Miami Marlins offer perfect tonic for lowly New York Mets
The Marlins couldn’t come up with a key RBI when needed and were swept in a three-game series against the Mets.
09/24/2012 12:01 AM
07/31/2014 5:15 PM
The Mets were playing every bit as badly as the Marlins heading into the weekend. They had lost 13 of their previous 15 games to slide to within a game of last-place Miami.
Not after sweeping the Marlins.
The Mets brought out the brooms after Ruben Tejada’s two-out RBI single in the ninth off Ryan Webb handed the Marlins a 3-2 defeat. It was the first series sweep for the Mets since they took three from — you guessed it — the Marlins in Miami during their last visit there.
For that matter, the Mets have won 11 of 15 meetings between the two teams this season, with three games remaining in South Florida to end the season.
The Marlins never had a lead at any point during the series, and Sunday was more of the same when David Wright hit a two-run homer off Ricky Nolasco in the first inning.
Wright had hit .400 with five homers in his career against Nolasco entering the game. On Sunday, he hit a first-pitch fastball over the wall in left-center at Citi Field.
“David Wright has had a lot of success against me,” Nolasco said. “He guessed right there and didn’t miss it. I was just trying to get that ball in on his hands a little more.”
The Marlins tied it in the fifth on Bryan Petersen’s sacrifice fly and Mets catcher Kelly Shoppach’s throwing error. But they could never come up with the RBI hit when they needed it.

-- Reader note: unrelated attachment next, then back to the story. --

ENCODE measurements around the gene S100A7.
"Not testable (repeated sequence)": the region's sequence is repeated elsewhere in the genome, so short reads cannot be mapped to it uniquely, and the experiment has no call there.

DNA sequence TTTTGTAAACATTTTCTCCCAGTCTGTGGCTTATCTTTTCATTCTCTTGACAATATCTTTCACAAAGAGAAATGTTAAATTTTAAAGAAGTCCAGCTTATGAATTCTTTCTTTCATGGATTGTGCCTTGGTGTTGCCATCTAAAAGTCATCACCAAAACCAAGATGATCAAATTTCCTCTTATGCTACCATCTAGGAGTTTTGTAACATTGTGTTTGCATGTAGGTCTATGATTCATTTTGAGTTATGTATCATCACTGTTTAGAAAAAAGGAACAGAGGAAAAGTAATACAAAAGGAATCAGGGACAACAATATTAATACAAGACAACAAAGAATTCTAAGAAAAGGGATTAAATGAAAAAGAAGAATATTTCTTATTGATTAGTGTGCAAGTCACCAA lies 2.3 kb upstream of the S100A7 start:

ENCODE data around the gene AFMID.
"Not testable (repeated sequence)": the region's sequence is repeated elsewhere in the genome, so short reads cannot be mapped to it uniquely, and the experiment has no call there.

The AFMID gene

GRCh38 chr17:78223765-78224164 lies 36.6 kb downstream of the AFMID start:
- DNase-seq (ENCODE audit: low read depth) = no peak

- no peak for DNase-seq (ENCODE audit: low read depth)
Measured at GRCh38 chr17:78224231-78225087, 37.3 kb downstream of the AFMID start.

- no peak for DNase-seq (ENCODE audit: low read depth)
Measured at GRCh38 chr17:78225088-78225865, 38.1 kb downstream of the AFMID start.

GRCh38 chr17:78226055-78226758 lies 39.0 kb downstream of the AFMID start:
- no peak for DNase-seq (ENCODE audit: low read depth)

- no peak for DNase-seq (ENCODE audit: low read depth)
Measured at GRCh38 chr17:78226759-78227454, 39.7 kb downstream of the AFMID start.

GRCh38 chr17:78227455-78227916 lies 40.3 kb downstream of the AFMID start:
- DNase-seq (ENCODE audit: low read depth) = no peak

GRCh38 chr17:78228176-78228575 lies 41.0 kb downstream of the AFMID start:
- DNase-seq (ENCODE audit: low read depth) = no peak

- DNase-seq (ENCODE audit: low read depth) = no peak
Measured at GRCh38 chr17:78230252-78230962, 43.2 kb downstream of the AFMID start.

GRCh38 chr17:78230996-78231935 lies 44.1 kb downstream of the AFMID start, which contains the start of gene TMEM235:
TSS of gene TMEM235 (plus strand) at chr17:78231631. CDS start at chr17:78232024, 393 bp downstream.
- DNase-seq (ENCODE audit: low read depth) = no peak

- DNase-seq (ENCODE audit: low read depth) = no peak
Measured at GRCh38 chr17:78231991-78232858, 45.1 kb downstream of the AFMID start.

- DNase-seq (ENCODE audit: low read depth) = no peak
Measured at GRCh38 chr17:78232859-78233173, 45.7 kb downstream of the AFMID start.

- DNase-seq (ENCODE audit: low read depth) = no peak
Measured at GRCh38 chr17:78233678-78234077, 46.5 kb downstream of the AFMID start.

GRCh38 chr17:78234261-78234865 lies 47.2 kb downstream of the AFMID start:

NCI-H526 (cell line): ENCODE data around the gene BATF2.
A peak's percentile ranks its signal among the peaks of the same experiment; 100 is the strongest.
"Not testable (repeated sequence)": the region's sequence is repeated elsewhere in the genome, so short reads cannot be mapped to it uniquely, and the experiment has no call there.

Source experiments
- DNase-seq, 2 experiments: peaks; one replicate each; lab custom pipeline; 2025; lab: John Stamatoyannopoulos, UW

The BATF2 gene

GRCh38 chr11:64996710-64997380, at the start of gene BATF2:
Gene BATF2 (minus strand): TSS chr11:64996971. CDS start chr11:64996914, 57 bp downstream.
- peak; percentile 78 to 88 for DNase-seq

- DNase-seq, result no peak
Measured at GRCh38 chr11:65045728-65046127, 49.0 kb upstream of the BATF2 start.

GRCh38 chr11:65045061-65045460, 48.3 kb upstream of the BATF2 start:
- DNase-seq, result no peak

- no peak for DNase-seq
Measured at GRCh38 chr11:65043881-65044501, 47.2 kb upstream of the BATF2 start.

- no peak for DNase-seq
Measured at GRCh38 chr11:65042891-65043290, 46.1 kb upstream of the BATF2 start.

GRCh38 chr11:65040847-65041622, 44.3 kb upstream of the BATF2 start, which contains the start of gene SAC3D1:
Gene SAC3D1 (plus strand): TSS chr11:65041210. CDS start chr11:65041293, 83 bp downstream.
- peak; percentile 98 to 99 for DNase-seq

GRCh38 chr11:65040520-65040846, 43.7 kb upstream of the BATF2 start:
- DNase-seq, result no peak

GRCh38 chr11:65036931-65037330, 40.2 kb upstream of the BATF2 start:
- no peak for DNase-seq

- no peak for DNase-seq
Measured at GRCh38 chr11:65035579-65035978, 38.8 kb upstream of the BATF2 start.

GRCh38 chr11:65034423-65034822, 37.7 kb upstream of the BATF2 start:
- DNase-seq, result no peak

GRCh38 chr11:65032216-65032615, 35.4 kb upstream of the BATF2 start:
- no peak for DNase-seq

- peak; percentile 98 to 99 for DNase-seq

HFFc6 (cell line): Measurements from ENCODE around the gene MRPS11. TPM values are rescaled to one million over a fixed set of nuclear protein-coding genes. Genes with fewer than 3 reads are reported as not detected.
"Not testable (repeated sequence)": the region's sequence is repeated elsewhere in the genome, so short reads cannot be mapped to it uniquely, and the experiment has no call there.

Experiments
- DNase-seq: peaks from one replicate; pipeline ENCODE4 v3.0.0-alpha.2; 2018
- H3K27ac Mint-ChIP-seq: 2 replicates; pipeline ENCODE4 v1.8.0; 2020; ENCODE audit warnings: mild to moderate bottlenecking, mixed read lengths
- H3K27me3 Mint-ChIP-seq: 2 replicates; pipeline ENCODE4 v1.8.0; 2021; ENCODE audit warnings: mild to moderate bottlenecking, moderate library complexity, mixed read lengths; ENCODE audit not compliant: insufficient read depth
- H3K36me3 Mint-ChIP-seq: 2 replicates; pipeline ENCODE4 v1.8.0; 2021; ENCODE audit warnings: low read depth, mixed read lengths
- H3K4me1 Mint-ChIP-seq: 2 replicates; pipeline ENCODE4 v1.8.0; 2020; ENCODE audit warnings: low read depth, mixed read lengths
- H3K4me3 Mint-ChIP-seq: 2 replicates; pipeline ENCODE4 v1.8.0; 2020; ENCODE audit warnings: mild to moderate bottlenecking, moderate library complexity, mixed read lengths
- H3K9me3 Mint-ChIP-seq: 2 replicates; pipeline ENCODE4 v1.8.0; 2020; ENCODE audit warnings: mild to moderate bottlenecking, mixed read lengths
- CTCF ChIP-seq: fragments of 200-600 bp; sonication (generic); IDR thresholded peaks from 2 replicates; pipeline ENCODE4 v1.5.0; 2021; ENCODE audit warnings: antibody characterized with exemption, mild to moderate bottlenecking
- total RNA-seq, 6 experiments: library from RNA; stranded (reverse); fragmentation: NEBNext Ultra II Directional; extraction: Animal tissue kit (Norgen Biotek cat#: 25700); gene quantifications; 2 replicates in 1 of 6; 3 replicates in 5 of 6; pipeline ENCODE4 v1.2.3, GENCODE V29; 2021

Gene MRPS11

“Ricky pitched well, pitched very well,” said manager Ozzie Guillen. “But after that pitch, he pitched a good game. Once again we had men at third with less than two outs and we couldn’t bring the guy in.”
Nolasco, who has pitched well of late, clamped down on the Mets after the first, scattering only three hits over his remaining six innings on the mound.
The Mets threatened in the seventh when Andres Torres doubled with one out. After Nolasco struck out Shoppach, he intentionally walked pinch-hitter Mike Baxter to face the right-hander Tejada. That strategy worked when Tejada flied to right for the third out of the inning.
But the same strategy didn’t pay off in the ninth.
With Webb on the mound, Scott Hairston singled to start the inning. One out later, Torres drew a walk and the Mets had two men aboard. Pinch-hitter Jordany Valdespin bounced to Jose Reyes at short, who threw to Donovan Solano at second for the force. But they couldn’t complete the double play, leaving runners at the corners with one out.
When the Mets sent up left-handed hitter Fred Lewis to pinch-hit, Guillen elected to intentionally walk the .158 hitter to load the bases and have Webb face the right-handed hitting Tejada instead.
Tejada promptly singled to center to end the game.
“Webb is a better pitcher against righties than lefties,” Guillen said, explaining the decision. “We take that chance, and I think it’s the best matchup. Right now I see him getting more righties out than lefties, and that’s why we make the move.”
It didn’t work Sunday.
Then again, for the Marlins, nothing seems to be working these days.
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